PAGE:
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Russia finds no evidence of torture in Magnitsky case

| Tuesday, March 19, 2013, 9:24 p.m.

MOSCOW — Russian investigators found no evidence of violence against a lawyer who died in custody after accusing officials and police officers of running a multimillion-dollar tax refund scam, officials said on Tuesday.

Sergei Magnitsky, who worked as a legal adviser for the Hermitage Capital Management investment fund in Moscow, died in 2009 of heart insufficiency and brain and lung edema resulting from diabetes and hepatitis while in pretrial detention on tax charges, the Russian Investigative Committee said on its website.

Human rights groups had described Magnitsky's death as suspicious and alleged that he was tortured after his 2008 arrest, was denied medical treatment and was beaten in the final hours of his life. Magnitsky's arrest had followed his allegations that officials engaged in tax fraud had embezzled $230 million from state coffers.

“During Magnitsky's stay in investigation prisons, no special conditions were created for keeping him in custody different from the keeping of other prisoners under investigation; no pressure, no physical violence or torture was applied on him,” the committee's statement said. “Thus in the course of the criminal case investigation, no objective data of crimes against Sergei Magnitsky were obtained.”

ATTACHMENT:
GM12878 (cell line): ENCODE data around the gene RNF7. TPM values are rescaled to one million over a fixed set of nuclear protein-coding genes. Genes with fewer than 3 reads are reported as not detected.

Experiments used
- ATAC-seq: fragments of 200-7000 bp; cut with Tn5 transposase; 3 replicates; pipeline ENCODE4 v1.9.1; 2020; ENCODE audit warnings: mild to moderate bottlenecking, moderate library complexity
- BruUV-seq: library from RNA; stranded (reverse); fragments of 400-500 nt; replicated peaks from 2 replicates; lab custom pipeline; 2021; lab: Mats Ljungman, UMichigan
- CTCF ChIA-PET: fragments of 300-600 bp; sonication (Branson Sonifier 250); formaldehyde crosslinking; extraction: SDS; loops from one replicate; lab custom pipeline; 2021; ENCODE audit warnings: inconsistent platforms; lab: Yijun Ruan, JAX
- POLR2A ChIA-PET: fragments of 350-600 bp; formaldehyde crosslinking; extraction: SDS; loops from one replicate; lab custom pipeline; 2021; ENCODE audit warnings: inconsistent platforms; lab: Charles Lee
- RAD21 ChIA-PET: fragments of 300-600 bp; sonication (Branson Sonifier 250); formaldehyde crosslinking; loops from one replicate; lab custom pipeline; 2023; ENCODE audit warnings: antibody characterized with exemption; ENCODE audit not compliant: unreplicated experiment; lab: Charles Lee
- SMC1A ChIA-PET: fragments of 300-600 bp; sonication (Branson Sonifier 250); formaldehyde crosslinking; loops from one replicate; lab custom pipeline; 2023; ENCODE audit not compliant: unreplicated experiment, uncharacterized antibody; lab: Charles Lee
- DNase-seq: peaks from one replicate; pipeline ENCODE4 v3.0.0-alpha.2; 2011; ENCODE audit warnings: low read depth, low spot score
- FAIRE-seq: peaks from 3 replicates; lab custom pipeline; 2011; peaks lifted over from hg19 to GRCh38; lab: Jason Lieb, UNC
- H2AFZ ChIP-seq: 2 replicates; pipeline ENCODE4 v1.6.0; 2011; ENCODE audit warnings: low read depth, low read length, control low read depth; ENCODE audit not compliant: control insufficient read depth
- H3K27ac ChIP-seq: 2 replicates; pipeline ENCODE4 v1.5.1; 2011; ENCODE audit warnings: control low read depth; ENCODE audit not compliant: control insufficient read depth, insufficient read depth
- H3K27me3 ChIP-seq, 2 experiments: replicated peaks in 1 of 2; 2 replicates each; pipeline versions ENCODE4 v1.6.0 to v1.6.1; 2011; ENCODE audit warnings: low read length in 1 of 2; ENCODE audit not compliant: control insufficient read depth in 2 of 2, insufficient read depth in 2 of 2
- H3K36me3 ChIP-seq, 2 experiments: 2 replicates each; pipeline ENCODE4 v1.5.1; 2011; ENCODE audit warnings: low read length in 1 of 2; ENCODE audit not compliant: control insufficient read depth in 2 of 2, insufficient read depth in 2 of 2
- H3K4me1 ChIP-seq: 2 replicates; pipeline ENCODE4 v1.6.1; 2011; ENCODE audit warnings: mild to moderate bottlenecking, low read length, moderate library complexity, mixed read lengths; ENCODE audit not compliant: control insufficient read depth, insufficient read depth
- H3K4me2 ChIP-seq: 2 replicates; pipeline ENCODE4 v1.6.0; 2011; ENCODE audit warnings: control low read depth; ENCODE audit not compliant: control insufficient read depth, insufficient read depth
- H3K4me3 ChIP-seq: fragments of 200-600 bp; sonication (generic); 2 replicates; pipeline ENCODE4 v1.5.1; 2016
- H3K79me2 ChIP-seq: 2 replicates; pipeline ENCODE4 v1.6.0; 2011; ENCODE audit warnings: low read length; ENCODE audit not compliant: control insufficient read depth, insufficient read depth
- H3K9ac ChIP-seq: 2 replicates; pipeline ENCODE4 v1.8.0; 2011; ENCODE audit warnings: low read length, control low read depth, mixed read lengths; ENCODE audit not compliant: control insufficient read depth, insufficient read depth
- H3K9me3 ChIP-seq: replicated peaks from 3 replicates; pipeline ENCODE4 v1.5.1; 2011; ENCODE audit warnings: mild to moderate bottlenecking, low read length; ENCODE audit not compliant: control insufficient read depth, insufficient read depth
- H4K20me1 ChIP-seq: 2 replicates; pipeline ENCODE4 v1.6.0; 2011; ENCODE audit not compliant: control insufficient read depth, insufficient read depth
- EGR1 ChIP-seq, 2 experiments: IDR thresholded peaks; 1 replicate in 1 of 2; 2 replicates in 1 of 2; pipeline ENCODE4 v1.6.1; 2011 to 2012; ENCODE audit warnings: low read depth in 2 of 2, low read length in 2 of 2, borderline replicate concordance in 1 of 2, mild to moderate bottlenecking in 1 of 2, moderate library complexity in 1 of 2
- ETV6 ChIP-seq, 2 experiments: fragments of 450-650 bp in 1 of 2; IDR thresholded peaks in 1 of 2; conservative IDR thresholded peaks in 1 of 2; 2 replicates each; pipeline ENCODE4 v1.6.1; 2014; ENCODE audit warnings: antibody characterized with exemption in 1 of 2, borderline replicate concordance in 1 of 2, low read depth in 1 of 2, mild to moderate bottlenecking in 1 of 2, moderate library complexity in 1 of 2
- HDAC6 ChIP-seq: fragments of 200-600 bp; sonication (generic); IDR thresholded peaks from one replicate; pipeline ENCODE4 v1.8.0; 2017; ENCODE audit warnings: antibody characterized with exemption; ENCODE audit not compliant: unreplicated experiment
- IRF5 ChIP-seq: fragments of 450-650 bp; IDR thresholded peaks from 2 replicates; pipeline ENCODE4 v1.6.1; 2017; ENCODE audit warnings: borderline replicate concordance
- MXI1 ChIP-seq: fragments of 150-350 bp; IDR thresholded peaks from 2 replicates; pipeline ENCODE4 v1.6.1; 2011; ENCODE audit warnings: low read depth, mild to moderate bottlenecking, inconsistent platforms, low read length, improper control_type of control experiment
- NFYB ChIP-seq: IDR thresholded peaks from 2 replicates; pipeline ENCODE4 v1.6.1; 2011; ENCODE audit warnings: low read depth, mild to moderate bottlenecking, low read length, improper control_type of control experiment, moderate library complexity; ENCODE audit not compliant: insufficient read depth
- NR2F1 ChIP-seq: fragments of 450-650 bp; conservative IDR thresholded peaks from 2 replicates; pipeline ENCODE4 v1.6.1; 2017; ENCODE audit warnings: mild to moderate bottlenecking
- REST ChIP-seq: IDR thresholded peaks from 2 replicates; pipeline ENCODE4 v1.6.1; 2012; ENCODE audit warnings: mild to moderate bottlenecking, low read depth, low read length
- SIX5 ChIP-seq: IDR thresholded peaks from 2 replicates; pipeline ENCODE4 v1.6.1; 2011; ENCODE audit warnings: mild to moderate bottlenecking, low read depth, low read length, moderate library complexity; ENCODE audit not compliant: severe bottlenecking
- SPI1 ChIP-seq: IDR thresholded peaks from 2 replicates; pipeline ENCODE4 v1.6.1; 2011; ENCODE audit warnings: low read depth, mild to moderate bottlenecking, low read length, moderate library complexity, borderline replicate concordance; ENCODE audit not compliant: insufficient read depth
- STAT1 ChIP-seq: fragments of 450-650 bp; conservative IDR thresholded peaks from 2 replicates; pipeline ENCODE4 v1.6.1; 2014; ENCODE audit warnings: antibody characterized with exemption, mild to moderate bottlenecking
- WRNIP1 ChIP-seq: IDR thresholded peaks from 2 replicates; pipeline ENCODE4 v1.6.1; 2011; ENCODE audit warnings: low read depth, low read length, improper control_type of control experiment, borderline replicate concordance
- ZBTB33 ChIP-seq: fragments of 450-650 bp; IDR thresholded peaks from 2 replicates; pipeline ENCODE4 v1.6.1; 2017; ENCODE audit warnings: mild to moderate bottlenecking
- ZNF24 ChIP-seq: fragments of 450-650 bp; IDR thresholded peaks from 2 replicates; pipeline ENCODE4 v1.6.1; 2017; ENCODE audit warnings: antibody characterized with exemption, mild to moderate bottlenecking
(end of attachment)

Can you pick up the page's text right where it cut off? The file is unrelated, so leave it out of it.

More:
The case led to a U.S. measure, the Sergei Magnitsky Rule of Law Accountability Act, signed by President Obama in December, which imposed visa restrictions and froze the U.S. bank accounts of some Russian officials. Moscow responded by banning adoption of Russian orphans by American couples.

The lawyer's mother, Natalia Magnitskaya, called the committee's statement an “outright lie,” saying Magnitsky, who died at 37, was not suffering from health problems when he was arrested.

“This statement once again demonstrates that I can get no justice in Russia,” she said, adding that her lawyers had submitted the case to the European Court of Human Rights.

William Browder, chief executive of Hermitage Capital Management and Magnitsky's former employer, said the committee's statement said more about Russia's reaction to the measures taken by the U.S. than about whether Magnitsky was beaten in custody.

“The statement has nothing to do with justice,” Browder said from London. “(Russian President Vladimir) Putin is obviously upset that he can no longer protect corrupt Russian officials' savings and property in the West, which have been challenged through the Magnitsky Act.”

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